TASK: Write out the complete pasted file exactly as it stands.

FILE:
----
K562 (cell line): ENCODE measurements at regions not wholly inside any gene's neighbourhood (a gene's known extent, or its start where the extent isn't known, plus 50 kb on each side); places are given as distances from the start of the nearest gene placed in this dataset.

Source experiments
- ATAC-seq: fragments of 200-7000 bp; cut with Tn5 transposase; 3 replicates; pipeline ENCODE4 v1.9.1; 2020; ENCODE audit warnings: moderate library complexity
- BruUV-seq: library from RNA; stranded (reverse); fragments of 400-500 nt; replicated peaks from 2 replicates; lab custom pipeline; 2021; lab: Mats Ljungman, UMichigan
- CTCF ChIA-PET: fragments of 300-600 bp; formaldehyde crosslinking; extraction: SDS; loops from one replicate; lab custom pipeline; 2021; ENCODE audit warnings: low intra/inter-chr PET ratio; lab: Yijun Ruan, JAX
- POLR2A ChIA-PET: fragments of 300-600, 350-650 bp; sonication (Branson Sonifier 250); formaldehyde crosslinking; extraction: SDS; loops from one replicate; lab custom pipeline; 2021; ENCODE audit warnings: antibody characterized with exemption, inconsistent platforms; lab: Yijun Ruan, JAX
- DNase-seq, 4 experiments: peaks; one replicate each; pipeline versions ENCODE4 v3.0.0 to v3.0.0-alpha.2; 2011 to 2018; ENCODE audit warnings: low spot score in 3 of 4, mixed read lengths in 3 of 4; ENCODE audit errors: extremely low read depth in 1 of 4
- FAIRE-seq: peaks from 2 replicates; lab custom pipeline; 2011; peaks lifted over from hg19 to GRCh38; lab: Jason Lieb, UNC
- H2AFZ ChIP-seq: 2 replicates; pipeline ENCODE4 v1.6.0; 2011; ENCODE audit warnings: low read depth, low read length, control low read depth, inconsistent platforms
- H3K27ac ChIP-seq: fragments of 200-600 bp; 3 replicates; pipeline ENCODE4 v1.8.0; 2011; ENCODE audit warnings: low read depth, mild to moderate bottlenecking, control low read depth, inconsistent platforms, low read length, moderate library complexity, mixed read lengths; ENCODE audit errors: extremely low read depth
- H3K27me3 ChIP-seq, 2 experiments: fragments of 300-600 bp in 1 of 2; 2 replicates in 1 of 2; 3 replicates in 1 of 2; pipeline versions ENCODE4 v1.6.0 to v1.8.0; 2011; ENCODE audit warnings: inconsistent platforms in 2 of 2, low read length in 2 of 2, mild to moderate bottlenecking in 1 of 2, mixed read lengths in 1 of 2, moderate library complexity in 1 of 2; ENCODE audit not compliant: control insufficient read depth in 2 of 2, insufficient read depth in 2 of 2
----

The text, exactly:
K562 (cell line): ENCODE measurements at regions not wholly inside any gene's neighbourhood (a gene's known extent, or its start where the extent isn't known, plus 50 kb on each side); places are given as distances from the start of the nearest gene placed in this dataset.

Source experiments
- ATAC-seq: fragments of 200-7000 bp; cut with Tn5 transposase; 3 replicates; pipeline ENCODE4 v1.9.1; 2020; ENCODE audit warnings: moderate library complexity
- BruUV-seq: library from RNA; stranded (reverse); fragments of 400-500 nt; replicated peaks from 2 replicates; lab custom pipeline; 2021; lab: Mats Ljungman, UMichigan
- CTCF ChIA-PET: fragments of 300-600 bp; formaldehyde crosslinking; extraction: SDS; loops from one replicate; lab custom pipeline; 2021; ENCODE audit warnings: low intra/inter-chr PET ratio; lab: Yijun Ruan, JAX
- POLR2A ChIA-PET: fragments of 300-600, 350-650 bp; sonication (Branson Sonifier 250); formaldehyde crosslinking; extraction: SDS; loops from one replicate; lab custom pipeline; 2021; ENCODE audit warnings: antibody characterized with exemption, inconsistent platforms; lab: Yijun Ruan, JAX
- DNase-seq, 4 experiments: peaks; one replicate each; pipeline versions ENCODE4 v3.0.0 to v3.0.0-alpha.2; 2011 to 2018; ENCODE audit warnings: low spot score in 3 of 4, mixed read lengths in 3 of 4; ENCODE audit errors: extremely low read depth in 1 of 4
- FAIRE-seq: peaks from 2 replicates; lab custom pipeline; 2011; peaks lifted over from hg19 to GRCh38; lab: Jason Lieb, UNC
- H2AFZ ChIP-seq: 2 replicates; pipeline ENCODE4 v1.6.0; 2011; ENCODE audit warnings: low read depth, low read length, control low read depth, inconsistent platforms
- H3K27ac ChIP-seq: fragments of 200-600 bp; 3 replicates; pipeline ENCODE4 v1.8.0; 2011; ENCODE audit warnings: low read depth, mild to moderate bottlenecking, control low read depth, inconsistent platforms, low read length, moderate library complexity, mixed read lengths; ENCODE audit errors: extremely low read depth
- H3K27me3 ChIP-seq, 2 experiments: fragments of 300-600 bp in 1 of 2; 2 replicates in 1 of 2; 3 replicates in 1 of 2; pipeline versions ENCODE4 v1.6.0 to v1.8.0; 2011; ENCODE audit warnings: inconsistent platforms in 2 of 2, low read length in 2 of 2, mild to moderate bottlenecking in 1 of 2, mixed read lengths in 1 of 2, moderate library complexity in 1 of 2; ENCODE audit not compliant: control insufficient read depth in 2 of 2, insufficient read depth in 2 of 2